Most of us have suffered some form of mouth sore. That annoying little spot inside the mouth along the gum line, or on the inside of the cheek that makes itself known in a vicious way when you eat a spicy, or acidic kind of food. Maybe we get a little blister on our lip or in the corner of our mouth. Sometimes they present as a tiny white spot, or a nasty looking red welt. Many of us have referred to them as just a mouth sore and we find simple topical ointments to soothe the irritation at the local drugstore. But what are they really? What causes them?
Mouth Sore #1: Canker Sores
What is a Canker Sore?
The medical definition of a canker sore is a small, shallow ulcer that appears in the mouth that can make eating and talking uncomfortable. There are two types of this mouth sore. Neither type are contagious.
Simple canker sores can appear up to 4 times a year and last up to a week, typically found in people between the ages of 10 and 20 years old.
Complex canker sores are less common and happen more frequently in people who have had them in the past.
What Causes Canker Sores?
The simple truth is, the cause of this mouth sore is still not known. A simple canker sore is thought to be caused by any number of things: stress, tissue injury (such as a sharp tooth surface rubbing on the inside of the cheek or an oral appliance rubbing on the gums/tongue) or acidic foods (such as lemons, oranges, pineapple and tomatoes). However a complex canker sore can be caused by an underlying health condition, such as a nutritional deficiency, an impaired immune system or certain gastrointestinal tract diseases such as Crohn’s disease.
What are the Symptoms of a Canker Sore?
A painful mouth sore on the inside of the mouth on the tongue, gums, soft palate or inside the cheek. Many people typically report a tingling or burning sensation prior to the appearance of the canker sore. The sores will appear round, white or gray in color and have a red edge. However, In the case of some complex canker sores, one might even experience a fever and swollen lymph nodes. If you develop a mouth sore along with these symptoms contact your doctor.
Mouth Sore #2: Cold Sores
Cold sores (also referred to as fever blisters) are painful infections caused by the herpes simplex virus (HSV). Once in your system, these particular mouth sores can be triggered by certain foods, sunburn, stress, fever, colds, allergies or menstruation. The blisters may show up anywhere on your body, but are most commonly found on the outside of your mouth and lips, your nose, cheeks and fingers. The blister forms, breaks, and oozes, crust over, and eventually slough off to reveal new skin. These sores usually last 7-10 days and are contagious until they crust over completely.
Almost 90% of all people get a cold sore at some point in their life, however, after the first infection, antibodies are typically developed and most people never get a cold sore again. Cold sores are not normally life threatening, however, people with drastically depressed immune systems from a physical disorder, disease or medication can develop serious complications.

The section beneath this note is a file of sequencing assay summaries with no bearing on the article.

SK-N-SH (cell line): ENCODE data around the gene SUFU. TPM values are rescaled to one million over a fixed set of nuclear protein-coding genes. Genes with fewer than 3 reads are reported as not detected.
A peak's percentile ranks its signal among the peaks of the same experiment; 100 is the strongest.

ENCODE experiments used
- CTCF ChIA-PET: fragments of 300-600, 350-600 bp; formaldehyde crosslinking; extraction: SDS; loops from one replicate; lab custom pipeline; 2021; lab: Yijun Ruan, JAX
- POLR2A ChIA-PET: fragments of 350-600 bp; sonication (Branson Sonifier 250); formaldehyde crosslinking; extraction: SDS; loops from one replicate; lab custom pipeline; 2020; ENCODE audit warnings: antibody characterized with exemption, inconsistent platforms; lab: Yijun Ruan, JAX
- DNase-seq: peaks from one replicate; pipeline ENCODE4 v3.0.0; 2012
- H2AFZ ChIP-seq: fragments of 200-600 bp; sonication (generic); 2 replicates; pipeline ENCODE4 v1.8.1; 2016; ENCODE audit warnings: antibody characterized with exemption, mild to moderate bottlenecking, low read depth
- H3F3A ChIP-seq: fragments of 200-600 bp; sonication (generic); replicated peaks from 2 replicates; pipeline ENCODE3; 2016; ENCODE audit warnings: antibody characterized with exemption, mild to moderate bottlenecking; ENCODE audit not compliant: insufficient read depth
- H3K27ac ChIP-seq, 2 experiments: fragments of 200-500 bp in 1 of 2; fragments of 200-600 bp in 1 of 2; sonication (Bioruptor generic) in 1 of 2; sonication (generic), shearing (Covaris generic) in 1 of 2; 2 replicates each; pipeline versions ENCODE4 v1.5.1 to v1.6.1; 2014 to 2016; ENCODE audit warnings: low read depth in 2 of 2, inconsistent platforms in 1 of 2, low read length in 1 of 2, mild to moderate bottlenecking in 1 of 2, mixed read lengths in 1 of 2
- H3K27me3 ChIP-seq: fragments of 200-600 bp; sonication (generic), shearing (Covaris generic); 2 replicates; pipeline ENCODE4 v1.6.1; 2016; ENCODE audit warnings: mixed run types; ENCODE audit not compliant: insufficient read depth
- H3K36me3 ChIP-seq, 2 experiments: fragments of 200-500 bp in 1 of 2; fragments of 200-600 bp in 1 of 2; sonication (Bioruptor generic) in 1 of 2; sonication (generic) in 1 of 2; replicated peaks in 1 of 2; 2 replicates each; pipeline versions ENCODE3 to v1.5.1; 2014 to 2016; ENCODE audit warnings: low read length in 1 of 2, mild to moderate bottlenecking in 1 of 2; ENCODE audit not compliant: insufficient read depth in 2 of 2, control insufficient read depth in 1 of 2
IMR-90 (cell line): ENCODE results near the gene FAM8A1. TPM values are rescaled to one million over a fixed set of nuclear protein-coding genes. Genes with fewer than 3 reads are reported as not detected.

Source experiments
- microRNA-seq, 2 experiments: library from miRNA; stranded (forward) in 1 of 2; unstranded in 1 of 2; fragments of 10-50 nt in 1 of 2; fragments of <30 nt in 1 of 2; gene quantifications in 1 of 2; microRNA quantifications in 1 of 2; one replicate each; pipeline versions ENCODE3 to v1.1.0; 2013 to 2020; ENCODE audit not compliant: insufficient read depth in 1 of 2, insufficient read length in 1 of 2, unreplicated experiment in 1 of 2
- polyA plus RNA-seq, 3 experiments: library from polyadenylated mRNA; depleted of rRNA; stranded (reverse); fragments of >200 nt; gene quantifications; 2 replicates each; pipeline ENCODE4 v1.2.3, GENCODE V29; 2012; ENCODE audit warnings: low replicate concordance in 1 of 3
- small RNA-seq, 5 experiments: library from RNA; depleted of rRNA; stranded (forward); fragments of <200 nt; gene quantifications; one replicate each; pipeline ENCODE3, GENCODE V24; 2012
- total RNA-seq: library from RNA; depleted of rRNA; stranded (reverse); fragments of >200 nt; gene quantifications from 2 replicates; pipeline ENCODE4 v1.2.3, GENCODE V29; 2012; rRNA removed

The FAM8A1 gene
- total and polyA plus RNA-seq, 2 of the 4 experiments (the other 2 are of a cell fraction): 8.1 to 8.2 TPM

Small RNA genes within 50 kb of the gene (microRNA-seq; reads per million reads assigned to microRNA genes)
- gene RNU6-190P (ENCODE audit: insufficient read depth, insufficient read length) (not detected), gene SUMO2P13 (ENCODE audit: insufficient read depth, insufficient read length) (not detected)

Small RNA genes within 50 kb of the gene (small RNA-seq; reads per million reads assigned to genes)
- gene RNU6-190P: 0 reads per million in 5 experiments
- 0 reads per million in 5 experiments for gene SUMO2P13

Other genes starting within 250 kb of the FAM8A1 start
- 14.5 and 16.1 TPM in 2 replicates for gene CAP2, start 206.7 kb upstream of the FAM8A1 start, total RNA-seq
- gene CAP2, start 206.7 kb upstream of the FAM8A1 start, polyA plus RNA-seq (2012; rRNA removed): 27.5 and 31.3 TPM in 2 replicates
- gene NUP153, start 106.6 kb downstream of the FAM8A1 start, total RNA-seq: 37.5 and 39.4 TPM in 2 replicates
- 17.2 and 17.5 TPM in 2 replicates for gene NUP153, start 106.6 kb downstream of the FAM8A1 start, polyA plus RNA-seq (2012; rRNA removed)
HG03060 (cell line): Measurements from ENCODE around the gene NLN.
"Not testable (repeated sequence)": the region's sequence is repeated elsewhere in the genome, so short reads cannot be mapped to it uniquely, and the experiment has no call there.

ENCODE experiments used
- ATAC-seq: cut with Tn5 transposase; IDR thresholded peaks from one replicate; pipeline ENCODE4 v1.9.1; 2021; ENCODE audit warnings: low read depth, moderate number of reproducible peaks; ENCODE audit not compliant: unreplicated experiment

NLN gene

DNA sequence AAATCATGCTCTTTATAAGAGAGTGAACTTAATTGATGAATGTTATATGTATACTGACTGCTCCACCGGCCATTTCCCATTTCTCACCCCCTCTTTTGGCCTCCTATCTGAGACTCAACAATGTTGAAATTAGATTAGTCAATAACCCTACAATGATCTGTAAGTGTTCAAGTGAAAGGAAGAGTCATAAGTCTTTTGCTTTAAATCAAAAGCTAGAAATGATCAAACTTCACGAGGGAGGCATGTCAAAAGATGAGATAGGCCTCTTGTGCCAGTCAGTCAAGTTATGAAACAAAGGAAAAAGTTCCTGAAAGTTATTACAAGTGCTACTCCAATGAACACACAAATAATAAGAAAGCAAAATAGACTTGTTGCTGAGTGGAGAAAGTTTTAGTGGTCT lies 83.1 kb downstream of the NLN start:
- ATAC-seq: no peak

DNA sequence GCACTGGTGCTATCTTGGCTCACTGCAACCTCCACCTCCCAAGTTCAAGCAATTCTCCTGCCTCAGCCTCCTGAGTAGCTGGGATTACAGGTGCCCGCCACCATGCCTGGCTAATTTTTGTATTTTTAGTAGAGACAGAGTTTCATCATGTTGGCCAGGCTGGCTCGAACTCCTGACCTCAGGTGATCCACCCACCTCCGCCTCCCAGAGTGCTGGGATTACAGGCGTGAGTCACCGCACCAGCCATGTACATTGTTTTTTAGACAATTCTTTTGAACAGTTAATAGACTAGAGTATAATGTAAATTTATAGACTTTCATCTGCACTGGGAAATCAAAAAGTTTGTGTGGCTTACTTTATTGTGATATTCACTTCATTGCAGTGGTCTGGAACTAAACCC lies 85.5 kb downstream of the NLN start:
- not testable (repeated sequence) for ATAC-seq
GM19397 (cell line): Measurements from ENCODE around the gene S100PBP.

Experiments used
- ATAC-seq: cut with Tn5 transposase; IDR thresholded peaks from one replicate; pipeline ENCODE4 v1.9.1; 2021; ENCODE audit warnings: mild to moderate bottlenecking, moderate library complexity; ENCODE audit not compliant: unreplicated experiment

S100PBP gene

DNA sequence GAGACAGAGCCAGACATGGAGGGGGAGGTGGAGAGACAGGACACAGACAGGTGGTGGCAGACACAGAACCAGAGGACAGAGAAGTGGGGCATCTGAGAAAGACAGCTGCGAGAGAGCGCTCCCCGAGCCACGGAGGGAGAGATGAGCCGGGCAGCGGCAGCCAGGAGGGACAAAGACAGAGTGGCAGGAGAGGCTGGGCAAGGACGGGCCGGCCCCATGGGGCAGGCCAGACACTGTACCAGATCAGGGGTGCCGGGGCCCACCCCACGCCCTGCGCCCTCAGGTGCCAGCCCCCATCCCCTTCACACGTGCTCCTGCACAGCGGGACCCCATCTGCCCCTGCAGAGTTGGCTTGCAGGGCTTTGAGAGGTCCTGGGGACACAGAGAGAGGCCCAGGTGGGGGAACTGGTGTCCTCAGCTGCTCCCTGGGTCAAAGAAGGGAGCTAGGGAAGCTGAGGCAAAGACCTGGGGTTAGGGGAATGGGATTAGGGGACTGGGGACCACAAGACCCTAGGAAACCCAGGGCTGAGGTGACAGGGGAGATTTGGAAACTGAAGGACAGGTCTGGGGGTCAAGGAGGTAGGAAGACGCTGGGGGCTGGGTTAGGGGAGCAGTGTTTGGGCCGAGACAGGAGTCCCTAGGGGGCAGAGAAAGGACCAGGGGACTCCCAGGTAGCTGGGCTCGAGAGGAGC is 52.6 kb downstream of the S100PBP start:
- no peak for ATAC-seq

What Causes Cold Sores?
The Herpes Simplex Virus. How does one get that very nasty little virus? Through contact with someone who is infected. As this mouth sore is a virus, if the infected person is not currently showing signs of the infection (the virus is lying in a dormant state) they are not contagious. However, if they do have a blister on their lip, avoid kissing them for a while, as well as eating from the same utensils or sharing a face towel. Don’t worry though, as only about 40% of people who do contract the virus have repeated cold sores.
What are the Symptoms of a Cold Sore?
After the initial exposure, these mouth sores can take a while to develop – sometimes up to 20 days! A couple days before the blisters form, you might experience sensitivity and/or itching. Some people even describe the feeling as a tingling, and state they can even sometimes feel their heartbeat in the area.
Treatment for Canker and Cold Sores
The pain from a canker sore usually lessens within a few days and the sores heal without treatment. If the sores are large, painful and persistent, your dentist may prescribe an antimicrobial mouth rinse or ointment to relieve the irritation. It is also suggested that you avoid foods that irritate your mouth such as citrus fruits, acidic vegetables and spicy flavors. Be sure to brush with a soft-bristled toothbrush and floss daily, which will keep your mouth free from irritating food particles.
Cold sores also typically heal on their own. However, if they are painful or you are embarrassed by their appearance, over the counter topical ointments and creams can be used. The virus that causes the cold sore, unfortunately, can not be cured.
Thankfully, though they are both annoying and painful mouth sores, neither are life threatening and can happen to anyone. If you think you have one of these mouth sores and need advice on treatment, call our office today to schedule a quick appointment so your dentist can help treat your mouth sore.